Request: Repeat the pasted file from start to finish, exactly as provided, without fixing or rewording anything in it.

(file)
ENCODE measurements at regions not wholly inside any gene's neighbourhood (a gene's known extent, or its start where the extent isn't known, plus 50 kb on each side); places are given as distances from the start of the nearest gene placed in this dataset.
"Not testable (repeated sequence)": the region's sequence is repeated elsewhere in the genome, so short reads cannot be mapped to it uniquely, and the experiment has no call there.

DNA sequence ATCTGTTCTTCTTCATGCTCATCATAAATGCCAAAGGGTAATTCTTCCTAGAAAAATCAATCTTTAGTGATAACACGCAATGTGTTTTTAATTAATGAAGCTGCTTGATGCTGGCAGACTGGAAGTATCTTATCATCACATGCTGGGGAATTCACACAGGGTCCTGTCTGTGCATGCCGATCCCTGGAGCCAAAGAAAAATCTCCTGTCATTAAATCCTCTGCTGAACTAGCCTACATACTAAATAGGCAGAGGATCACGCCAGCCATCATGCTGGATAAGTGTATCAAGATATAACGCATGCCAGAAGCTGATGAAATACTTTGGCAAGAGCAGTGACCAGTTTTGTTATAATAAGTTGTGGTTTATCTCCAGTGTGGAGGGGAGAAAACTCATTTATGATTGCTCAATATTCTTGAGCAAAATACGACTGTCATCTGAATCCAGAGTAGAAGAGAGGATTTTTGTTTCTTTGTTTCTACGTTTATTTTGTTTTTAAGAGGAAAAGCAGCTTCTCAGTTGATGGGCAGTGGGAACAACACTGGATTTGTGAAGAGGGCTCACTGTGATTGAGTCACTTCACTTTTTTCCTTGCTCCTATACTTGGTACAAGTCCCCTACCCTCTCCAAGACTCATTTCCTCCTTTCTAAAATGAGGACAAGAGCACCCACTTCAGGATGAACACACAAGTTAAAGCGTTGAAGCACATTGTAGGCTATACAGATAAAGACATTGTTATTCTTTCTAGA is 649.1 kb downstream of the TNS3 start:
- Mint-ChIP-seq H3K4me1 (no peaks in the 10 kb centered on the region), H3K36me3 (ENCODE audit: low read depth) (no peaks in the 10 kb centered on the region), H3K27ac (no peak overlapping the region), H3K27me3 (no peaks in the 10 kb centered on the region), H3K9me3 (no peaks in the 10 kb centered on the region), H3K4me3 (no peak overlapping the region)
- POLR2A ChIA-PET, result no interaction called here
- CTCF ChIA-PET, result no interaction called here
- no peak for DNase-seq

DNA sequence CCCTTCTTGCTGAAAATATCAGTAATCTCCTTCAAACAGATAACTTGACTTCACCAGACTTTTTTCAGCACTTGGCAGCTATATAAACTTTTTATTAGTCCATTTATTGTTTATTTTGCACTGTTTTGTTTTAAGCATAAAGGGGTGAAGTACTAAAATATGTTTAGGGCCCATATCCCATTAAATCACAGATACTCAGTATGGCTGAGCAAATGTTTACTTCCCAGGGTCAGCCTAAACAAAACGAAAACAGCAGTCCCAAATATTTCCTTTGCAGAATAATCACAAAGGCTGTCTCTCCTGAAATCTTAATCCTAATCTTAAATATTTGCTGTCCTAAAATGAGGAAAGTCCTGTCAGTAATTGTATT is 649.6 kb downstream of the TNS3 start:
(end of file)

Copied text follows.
ENCODE measurements at regions not wholly inside any gene's neighbourhood (a gene's known extent, or its start where the extent isn't known, plus 50 kb on each side); places are given as distances from the start of the nearest gene placed in this dataset.
"Not testable (repeated sequence)": the region's sequence is repeated elsewhere in the genome, so short reads cannot be mapped to it uniquely, and the experiment has no call there.

DNA sequence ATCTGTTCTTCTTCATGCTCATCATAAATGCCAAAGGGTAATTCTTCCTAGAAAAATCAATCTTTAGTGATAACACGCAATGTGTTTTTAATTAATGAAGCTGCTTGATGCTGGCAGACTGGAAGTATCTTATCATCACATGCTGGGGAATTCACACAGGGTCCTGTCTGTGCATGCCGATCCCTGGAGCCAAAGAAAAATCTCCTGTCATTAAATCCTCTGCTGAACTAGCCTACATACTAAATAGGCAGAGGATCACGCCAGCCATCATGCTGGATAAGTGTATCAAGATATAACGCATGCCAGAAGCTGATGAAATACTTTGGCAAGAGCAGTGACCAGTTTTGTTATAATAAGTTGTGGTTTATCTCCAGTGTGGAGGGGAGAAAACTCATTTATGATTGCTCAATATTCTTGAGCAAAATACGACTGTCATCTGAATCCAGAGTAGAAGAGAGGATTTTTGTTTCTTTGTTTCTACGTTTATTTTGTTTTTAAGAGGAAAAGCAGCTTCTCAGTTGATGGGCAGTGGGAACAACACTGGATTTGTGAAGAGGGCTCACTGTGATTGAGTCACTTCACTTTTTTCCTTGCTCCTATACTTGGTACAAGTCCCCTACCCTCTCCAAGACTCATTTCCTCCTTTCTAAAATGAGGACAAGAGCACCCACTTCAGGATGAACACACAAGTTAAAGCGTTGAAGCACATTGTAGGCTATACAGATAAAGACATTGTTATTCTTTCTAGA is 649.1 kb downstream of the TNS3 start:
- Mint-ChIP-seq H3K4me1 (no peaks in the 10 kb centered on the region), H3K36me3 (ENCODE audit: low read depth) (no peaks in the 10 kb centered on the region), H3K27ac (no peak overlapping the region), H3K27me3 (no peaks in the 10 kb centered on the region), H3K9me3 (no peaks in the 10 kb centered on the region), H3K4me3 (no peak overlapping the region)
- POLR2A ChIA-PET, result no interaction called here
- CTCF ChIA-PET, result no interaction called here
- no peak for DNase-seq

DNA sequence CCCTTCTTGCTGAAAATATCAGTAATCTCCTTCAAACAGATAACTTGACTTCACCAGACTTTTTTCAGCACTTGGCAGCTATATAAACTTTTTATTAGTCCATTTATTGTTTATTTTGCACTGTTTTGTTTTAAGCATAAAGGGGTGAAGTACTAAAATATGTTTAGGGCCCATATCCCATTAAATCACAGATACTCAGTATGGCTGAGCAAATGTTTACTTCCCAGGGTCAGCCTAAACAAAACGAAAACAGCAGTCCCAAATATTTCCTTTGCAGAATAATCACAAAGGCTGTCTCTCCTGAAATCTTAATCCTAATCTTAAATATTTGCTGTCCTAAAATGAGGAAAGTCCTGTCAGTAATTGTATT is 649.6 kb downstream of the TNS3 start: